You know, there’s a lot of mascots in the video game world. Apart from the major blockbuster of Smash, the collective genres of video games have made remarkable characters: Mario, Sonic the Hedgehog, Crash Bandicoot, Captain Price, and Mega Man. But, let’s forget the women too; Samus Aran- the first leading heroine in a Nintendo game, Chun-Li- the first female fighter in a fighting game, to more current iterations like Ellie from The Last of Us, Chloe Fraiser from the Uncharted series, and Clementine from Telltale’s The Walking Dead. But, more famously than the others, we need to look to the Playstation and its most famous idol, Lara Croft. After years of seeking treasures and being the eye candy, Lara is back in a new light and in a new story.
Tomb Raider (2013), developed by Crystal Dynamics and published by Square Enix, is a third person action adventure shooter in a semi-open world. This reboot of the classic Tomb Raider series reinvents Lara Croft and gives new fans a chance to become the Tomb Raider of old.
You play as Lara Croft, a budding archaeologist with a mission to find the lost treasure of Queen Himiko. As told in her father’s journals, this treasure is the lost city of Yamatai somewhere in The Dragons Circle, a collective of islands a la The Bermuda Triangle. After getting caught in a ferocious storm, Lara is separated and now forced to fight through a cult dedicated to resurrecting the long dead queen. There will be sacrifices made, explosions to run from, and all that and more leads Lara on a quest of self-discovery of her family name as a Croft. More importantly, as the Tomb Raider.
Game play is redefined in Tomb Raider. Instead of simple exploration of tombs, you are thrown in as a survivor in a connective island environment with select fast travel points between “camps.” You gain weapons and gear throughout the game; starting with a dinky bow to a full arsenal of semi-automatic weaponry, ropes and a climbing axe, to an attachable grenade launcher.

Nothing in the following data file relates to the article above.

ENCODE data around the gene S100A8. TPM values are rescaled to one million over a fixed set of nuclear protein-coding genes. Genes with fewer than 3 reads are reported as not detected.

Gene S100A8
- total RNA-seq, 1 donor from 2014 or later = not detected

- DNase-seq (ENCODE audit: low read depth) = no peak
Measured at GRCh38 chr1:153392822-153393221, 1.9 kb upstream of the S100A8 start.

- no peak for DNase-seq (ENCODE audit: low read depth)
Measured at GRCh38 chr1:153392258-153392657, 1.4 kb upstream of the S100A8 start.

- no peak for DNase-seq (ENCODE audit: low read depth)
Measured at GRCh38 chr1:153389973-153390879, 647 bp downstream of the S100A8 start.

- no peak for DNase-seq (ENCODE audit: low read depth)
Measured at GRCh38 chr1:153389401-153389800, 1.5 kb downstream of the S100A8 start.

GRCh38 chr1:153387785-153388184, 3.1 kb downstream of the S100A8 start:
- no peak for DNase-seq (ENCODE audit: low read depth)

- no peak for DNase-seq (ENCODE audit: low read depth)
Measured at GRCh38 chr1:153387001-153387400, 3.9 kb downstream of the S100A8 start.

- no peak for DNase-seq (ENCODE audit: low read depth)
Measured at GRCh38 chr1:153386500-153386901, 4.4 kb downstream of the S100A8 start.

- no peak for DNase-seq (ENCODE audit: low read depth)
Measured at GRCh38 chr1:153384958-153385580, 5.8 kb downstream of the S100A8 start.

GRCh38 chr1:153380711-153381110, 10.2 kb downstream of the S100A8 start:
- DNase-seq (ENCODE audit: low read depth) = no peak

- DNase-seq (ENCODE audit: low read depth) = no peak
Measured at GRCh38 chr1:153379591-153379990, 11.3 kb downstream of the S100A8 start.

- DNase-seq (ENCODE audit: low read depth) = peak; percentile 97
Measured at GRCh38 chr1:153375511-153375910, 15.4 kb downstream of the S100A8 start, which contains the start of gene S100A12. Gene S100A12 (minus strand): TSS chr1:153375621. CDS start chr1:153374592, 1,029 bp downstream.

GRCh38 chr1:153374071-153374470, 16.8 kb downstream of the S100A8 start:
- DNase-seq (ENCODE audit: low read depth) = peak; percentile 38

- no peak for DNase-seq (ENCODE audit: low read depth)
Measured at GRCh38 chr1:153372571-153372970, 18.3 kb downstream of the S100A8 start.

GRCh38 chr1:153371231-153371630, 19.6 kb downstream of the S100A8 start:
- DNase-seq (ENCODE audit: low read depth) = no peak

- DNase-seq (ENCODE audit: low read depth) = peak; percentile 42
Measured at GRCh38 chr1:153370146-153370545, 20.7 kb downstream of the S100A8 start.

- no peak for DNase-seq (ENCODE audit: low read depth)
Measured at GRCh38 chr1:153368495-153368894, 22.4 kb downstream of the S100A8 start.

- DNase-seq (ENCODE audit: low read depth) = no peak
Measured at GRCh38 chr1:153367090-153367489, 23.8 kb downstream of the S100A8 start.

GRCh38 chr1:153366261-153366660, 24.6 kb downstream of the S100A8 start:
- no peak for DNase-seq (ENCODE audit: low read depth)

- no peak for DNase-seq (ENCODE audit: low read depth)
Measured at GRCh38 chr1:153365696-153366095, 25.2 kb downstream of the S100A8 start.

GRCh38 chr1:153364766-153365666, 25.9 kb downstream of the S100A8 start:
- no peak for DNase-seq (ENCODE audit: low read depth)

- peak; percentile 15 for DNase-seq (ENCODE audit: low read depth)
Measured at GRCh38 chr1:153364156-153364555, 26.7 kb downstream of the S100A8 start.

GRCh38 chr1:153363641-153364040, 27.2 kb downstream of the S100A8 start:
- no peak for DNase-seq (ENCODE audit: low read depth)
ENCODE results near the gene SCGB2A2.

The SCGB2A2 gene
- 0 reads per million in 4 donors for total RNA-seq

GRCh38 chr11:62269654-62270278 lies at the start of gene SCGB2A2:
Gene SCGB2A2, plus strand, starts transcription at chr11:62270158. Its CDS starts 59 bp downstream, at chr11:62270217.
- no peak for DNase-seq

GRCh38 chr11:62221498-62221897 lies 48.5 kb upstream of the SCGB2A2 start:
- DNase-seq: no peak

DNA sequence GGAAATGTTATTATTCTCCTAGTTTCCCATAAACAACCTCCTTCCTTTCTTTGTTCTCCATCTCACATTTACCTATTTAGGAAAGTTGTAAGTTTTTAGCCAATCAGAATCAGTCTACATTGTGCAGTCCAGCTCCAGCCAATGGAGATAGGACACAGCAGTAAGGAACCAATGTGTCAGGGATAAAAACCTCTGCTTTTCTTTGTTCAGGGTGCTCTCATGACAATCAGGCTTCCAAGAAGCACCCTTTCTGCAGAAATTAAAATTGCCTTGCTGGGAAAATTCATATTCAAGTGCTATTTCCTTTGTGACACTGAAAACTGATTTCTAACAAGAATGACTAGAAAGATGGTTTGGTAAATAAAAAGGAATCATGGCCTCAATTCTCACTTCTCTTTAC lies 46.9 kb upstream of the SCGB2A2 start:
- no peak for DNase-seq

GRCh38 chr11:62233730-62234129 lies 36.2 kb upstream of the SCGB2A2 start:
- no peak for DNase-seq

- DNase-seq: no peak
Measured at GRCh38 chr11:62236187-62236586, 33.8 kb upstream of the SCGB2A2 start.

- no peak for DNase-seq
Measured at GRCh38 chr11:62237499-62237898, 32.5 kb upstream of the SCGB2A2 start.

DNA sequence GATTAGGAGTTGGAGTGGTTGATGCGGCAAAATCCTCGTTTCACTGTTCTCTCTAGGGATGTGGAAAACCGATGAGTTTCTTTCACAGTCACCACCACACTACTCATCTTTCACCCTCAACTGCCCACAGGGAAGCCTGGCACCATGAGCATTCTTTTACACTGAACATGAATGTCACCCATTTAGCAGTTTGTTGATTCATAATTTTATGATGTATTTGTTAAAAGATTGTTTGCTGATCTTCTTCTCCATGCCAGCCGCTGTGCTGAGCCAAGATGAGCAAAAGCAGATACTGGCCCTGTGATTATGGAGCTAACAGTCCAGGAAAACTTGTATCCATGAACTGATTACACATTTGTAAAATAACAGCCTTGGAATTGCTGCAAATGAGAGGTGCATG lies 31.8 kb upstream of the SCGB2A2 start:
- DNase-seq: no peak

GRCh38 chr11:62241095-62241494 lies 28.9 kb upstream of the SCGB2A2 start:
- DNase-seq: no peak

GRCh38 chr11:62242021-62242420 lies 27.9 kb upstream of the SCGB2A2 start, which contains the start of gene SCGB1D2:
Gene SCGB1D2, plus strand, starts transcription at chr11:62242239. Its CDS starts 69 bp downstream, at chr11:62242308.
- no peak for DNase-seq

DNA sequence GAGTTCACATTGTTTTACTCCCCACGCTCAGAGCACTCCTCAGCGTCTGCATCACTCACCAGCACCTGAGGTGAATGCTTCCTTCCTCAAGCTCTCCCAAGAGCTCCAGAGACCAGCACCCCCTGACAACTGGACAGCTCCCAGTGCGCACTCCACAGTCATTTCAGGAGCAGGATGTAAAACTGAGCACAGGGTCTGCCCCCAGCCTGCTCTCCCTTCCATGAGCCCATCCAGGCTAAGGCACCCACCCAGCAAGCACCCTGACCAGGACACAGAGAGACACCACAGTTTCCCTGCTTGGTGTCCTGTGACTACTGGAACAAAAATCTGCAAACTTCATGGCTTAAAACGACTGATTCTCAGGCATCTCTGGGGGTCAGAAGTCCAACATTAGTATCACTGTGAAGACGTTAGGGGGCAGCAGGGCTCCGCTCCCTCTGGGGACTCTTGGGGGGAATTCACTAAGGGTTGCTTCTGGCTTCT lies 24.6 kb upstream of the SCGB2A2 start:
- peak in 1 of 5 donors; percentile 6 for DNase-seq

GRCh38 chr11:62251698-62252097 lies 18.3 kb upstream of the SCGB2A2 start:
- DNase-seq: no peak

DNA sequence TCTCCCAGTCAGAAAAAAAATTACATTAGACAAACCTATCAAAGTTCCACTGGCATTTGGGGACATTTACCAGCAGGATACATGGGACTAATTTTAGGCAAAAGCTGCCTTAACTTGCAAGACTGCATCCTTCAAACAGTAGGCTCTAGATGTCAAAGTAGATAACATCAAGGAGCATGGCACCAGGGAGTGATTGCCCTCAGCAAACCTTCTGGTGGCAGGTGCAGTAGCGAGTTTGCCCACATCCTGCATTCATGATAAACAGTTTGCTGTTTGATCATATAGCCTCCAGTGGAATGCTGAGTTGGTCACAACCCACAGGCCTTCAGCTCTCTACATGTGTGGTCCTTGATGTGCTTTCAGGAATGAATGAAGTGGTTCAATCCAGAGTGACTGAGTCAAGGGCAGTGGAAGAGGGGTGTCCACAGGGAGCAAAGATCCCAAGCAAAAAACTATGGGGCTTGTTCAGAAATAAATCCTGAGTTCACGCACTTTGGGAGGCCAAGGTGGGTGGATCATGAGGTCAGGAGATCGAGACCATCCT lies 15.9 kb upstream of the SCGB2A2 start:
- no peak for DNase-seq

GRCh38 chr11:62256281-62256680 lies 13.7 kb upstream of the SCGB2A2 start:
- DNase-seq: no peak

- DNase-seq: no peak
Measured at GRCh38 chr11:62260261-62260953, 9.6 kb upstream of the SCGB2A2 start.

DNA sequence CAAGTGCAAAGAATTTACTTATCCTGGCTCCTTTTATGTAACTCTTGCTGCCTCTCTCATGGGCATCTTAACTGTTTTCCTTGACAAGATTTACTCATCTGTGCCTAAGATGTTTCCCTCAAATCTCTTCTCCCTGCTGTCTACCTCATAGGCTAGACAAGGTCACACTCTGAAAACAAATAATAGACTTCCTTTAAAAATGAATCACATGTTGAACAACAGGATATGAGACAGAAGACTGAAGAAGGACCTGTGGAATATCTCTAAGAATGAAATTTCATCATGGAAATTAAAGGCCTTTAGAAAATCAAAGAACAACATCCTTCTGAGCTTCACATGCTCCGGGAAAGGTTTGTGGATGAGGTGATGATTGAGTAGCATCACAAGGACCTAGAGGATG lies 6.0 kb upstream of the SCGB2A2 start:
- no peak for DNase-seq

During combat, most times you are blasting through railroad segments or sneaking around semi-open spaces and tackling enemies with your bow and arrows. Exploration is the name of the game; there are a ton of items to collect and Tombs to raid, either for getting EXP or salvage. By collecting salvage all across the island through the regular map or seeking out hidden tombs, you have the chance to upgrade your weapons. Further exploration also rewards you with in game collectibles; artifacts, narrated lore, and collectible maps. Sometimes, weapon parts are found in salvage crates to increase your arsenal’s potency.
Throughout the game, either from collecting salvage or food, you are rewarded with skill points, which are split into three branching pathways: Survivor, Hunter, and Warrior. For each point used, abilities, such as extended axe attacks, enemy stuns, more salvage per cache, and recovering arrows from bodies. As you progress through the game, added abilities are unlocked as you level Lara up.
As the first game is a supposed trilogy, Tomb Raider gives itself an excellent head start. It can be rough rebooting a classic mascot in the gaming world; gamers who have grown up with the character and their games- good or bad- expect that this reboot may introduce people to a character that was that and more, with the odd tweak in writing and personality. I feel like Tomb Raider preserves Lara Croft’s character at its infant stages. She isn’t the no nonsense archaeologist or an acrobat in tight khaki shorts and a blue crop top. No, Lara is written as a woman thrown into terrible circumstances, only to rise out from the ashes and fire as a certified hunter, savvy tinkerer, hero, and friend. Only when we get to the second and third games do we see her continually grow into her title.
Lara’s journey is a refresher to old fans of a massively recognized character in the world of gaming mascots; the fact that Tomb Raider came before Uncharted, then it steals back its core exploration game play with new mechanics and great replay-ability just in case you missed a collectible or need to discover a new tomb.
Tomb Raider (2013) is rated M for Mature. It was released on March 5th, 2013 and is available for Ps4 and Ps3, Xbox 360 and Xbox One, and PC.
- Johan C. Wyckoff